The elements appear to be conspiring against Missourians hitting the road and heading toward the state's lakes and rivers this Memorial Day weekend. But at least gas is cheap in most places.
The average price of regular unleaded in Missouri as of Thursday was $1.31 a gallon, below the national average of $1.40, according to surveys by AAA Auto Club of Missouri.
The club expects about 83 percent of this weekend's vacationers nationwide to be in motor vehicles. So what about that traditional spike in gas prices before a big driving weekend? In the opinion of AAA spokesman Mike Right, it's a myth.
"I've seen prices go down before a major holiday as much as I've seen them go up," Right said.
That state average is being pushed up by St. Louis, where prices are around $1.45. Right said he's not sure why prices are higher there, but the average in Kansas City is $1.29 and prices in the Springfield area are around $1.28.
All those numbers are significantly down from recent years. The state average was $1.68 a gallon last year and $1.50 in 2000.
So maybe Missourians can take that savings and spend it on some indoor entertainment.
The National Weather Service said storms are in the forecast for today and Saturday across most of Missouri. That will help keep lake and river waters high and cold -- two unwelcome properties when it comes to weekend recreation.
The clouds should open up for some sunshine and temperatures in the 70s by Sunday and perhaps in the 80s on Monday, the weather service said.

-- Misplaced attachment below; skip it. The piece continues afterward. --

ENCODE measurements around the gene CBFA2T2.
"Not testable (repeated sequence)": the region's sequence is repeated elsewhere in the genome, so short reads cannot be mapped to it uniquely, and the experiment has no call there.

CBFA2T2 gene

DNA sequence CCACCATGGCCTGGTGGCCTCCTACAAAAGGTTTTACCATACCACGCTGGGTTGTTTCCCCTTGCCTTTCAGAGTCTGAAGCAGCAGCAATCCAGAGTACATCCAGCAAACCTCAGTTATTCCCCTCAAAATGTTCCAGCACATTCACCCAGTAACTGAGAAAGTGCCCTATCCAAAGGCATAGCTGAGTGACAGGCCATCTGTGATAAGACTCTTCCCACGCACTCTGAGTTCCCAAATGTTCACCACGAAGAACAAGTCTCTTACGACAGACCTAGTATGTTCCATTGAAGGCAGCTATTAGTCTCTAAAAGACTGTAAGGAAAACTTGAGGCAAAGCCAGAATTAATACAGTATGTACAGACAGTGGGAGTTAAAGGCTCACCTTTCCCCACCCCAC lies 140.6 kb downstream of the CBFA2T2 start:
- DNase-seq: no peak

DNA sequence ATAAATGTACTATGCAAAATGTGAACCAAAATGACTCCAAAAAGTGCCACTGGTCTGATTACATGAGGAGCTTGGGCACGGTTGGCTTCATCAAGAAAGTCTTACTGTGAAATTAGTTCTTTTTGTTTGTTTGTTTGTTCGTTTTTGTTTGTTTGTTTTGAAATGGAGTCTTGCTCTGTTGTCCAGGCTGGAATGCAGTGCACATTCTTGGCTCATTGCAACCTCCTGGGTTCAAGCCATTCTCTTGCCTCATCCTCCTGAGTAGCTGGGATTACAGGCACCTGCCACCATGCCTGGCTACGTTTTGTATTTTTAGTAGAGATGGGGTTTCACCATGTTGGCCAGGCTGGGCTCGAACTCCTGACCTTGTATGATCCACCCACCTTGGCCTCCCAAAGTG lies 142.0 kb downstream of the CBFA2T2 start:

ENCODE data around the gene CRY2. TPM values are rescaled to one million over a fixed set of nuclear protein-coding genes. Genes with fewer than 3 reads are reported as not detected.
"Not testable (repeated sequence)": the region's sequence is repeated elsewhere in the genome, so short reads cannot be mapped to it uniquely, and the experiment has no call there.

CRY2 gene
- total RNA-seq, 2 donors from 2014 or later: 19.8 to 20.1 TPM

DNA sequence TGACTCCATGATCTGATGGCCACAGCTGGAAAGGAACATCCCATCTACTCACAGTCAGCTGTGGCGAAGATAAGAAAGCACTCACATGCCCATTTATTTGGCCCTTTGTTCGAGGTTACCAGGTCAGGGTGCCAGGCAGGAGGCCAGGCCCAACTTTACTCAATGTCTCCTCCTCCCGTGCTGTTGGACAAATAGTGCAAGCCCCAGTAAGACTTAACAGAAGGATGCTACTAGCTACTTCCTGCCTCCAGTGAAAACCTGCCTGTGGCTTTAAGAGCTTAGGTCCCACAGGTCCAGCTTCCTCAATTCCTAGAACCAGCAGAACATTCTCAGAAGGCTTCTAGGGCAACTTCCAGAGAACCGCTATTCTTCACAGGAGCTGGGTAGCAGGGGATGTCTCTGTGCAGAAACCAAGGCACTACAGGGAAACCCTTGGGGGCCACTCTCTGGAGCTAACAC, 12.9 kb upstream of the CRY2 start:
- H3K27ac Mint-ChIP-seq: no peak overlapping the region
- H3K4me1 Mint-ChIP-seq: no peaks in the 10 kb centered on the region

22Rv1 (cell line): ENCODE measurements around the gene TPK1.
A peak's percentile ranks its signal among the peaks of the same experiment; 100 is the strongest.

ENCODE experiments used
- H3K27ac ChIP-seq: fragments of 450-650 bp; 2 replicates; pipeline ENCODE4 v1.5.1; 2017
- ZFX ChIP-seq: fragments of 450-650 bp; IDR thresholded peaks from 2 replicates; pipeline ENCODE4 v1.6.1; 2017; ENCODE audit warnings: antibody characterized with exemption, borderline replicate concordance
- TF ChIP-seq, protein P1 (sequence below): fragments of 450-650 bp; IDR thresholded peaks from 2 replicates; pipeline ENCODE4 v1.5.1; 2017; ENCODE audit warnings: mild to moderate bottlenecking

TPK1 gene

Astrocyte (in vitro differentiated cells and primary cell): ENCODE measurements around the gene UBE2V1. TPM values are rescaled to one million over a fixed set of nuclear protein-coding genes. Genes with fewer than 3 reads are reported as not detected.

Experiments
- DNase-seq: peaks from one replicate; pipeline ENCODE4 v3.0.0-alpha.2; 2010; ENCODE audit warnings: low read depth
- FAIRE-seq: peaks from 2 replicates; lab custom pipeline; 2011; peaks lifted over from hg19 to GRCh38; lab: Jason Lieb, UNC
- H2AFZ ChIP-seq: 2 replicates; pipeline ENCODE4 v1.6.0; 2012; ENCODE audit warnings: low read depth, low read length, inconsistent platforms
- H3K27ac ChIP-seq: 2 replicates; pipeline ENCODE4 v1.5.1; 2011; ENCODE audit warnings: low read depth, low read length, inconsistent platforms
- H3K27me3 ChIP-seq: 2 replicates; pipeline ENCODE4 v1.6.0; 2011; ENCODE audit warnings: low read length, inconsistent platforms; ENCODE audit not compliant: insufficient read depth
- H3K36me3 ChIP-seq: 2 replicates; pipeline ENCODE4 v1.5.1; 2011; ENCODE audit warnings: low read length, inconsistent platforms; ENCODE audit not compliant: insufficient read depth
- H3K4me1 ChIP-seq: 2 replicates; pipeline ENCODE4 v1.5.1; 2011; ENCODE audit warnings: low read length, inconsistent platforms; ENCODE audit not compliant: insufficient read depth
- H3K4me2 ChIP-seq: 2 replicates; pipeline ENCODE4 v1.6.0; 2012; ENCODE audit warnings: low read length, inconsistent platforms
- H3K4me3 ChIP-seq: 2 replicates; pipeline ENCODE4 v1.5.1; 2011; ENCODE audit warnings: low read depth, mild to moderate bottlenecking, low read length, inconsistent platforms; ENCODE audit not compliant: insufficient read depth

The Army Corps of Engineers has closed dozens of swimming areas for the weekend on four southern Missouri lakes -- Table Rock, Bull Shoals, Norfork and Clearwater -- because of high water.
Not that anyone would want to get wet.
"Well, the water's still a little too cold to play in it," said Melvin Taylor, park attendant at Branson's Indian Point campground on Table Rock.
It doesn't seem to be hurting business any: "We're all booked up for the weekend," Taylor said.
On Lake of the Ozarks, Jean Vold with the Lake West Chamber of Commerce said there are still rooms available at resorts in the area. The water is chilly but that doesn't stop everyone.
"For me it would be too cold to swim, but there are lot of people who get out there and go," Vold said.
Vold also has some advice for anyone discouraged by the weather: "Stick around. It'll change."
The state's rivers are finally coming back down to acceptable levels for float trips after getting socked by unusually heavy spring rains in recent weeks.
Pat Sutcliffe, secretary of the Missouri Canoe and Floaters Association, urged those planning to float to call their outfitter ahead of time. With 33 streams and 167 outfitters in Missouri, "they're the best judge of what the river is doing," Sutcliffe said.